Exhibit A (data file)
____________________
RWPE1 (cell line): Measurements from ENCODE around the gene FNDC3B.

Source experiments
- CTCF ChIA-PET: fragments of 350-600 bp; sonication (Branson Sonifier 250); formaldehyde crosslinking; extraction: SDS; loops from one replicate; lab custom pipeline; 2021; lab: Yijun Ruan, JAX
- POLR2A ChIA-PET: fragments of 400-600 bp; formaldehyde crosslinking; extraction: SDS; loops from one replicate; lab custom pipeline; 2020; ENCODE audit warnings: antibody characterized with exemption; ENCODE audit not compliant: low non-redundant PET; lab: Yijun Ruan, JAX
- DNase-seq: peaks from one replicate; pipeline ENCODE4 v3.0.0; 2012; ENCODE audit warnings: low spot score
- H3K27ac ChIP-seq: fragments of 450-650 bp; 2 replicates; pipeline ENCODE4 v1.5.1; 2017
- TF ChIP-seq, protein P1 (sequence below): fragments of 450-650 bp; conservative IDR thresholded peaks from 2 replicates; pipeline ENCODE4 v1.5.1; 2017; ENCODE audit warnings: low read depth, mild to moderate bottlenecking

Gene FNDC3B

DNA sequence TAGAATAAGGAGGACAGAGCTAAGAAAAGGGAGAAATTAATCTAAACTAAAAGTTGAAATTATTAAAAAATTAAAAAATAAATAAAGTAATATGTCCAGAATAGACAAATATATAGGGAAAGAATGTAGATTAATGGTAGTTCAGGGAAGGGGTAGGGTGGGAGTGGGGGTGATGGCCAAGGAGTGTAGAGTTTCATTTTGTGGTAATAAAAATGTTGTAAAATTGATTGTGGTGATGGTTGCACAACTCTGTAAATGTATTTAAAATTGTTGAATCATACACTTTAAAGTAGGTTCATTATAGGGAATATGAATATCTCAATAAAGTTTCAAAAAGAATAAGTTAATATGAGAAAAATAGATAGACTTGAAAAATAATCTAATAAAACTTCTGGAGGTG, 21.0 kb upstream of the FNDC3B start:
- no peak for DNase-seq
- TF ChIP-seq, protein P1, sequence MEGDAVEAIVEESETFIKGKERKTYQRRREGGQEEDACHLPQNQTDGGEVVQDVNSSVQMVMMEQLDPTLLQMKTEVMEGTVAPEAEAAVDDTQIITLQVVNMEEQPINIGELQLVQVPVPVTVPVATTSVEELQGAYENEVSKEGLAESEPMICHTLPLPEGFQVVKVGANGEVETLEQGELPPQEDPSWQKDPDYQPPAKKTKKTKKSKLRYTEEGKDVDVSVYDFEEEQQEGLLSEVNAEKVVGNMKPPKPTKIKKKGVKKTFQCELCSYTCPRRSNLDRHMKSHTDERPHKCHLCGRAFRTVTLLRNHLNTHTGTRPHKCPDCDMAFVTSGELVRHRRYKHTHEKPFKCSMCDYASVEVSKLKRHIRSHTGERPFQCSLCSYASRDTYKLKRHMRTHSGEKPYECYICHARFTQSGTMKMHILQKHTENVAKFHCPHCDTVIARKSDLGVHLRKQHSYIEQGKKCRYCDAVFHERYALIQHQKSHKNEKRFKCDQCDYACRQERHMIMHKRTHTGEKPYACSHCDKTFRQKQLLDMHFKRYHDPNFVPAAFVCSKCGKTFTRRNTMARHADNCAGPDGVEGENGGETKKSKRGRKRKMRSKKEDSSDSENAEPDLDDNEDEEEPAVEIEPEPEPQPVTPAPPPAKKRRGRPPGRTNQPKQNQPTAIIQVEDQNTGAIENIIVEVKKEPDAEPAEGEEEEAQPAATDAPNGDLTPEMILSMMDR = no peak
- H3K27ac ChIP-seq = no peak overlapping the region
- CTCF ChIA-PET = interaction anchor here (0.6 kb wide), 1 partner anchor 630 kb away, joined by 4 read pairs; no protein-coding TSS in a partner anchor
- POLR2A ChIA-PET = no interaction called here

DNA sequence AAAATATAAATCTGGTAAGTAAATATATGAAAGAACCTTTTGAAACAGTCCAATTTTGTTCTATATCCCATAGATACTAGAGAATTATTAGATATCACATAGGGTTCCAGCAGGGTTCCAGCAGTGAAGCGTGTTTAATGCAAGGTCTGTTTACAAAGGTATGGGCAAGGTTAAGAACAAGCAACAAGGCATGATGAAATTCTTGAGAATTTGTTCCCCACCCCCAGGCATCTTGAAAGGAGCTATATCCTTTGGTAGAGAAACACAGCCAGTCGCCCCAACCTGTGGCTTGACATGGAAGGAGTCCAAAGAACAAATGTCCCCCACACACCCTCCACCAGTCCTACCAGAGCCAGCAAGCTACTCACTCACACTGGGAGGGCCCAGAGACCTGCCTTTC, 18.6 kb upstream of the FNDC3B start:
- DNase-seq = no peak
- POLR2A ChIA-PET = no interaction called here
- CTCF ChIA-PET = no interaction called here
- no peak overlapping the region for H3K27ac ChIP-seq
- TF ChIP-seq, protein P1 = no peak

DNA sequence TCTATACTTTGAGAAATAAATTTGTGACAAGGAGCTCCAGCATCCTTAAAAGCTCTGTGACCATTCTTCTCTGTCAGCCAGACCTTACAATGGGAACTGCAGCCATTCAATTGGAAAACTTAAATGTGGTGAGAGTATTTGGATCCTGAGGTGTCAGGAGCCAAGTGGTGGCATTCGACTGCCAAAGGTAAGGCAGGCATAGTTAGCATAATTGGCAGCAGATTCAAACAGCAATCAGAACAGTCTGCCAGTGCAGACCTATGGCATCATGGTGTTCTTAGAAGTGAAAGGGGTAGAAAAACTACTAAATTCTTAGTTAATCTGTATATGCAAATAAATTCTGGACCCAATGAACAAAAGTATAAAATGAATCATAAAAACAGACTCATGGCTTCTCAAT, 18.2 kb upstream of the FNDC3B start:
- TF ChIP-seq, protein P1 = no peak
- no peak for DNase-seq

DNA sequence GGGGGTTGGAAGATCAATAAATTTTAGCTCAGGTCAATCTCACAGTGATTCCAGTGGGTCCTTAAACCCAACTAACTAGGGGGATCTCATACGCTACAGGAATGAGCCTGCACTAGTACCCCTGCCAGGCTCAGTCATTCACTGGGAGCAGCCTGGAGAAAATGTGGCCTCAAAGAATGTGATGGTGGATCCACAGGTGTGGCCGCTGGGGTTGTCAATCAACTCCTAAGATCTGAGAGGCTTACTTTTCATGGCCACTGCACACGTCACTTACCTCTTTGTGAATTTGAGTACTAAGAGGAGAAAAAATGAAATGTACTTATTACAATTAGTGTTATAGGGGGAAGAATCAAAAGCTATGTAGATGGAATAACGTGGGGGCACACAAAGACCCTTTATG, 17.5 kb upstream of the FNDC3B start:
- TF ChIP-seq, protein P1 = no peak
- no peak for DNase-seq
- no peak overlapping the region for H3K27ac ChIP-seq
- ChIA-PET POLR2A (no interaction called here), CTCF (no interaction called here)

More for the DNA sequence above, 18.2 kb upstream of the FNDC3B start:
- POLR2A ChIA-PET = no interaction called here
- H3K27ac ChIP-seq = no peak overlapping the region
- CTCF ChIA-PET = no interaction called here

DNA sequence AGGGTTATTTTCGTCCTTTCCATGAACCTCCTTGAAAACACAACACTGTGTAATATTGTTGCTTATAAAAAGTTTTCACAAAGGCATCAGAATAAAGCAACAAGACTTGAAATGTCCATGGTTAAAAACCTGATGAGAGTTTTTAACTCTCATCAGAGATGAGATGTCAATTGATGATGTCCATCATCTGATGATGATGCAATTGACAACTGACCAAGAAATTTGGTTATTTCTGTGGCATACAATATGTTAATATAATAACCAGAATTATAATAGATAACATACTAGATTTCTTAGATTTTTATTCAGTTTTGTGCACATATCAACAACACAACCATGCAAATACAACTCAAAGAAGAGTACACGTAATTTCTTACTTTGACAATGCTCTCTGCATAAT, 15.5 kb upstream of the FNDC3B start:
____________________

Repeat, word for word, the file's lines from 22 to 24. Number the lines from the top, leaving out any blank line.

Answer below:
- TF ChIP-seq, protein P1 = no peak
- no peak for DNase-seq

DNA sequence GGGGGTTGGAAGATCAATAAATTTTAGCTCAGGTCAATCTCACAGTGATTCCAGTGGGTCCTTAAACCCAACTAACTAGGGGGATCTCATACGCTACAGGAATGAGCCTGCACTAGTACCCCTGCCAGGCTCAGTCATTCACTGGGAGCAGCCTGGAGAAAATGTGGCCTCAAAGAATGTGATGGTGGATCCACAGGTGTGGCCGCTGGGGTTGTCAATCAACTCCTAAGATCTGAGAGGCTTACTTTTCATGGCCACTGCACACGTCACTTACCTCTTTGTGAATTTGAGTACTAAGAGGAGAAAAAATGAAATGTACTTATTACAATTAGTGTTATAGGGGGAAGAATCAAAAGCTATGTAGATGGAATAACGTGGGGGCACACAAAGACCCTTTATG, 17.5 kb upstream of the FNDC3B start: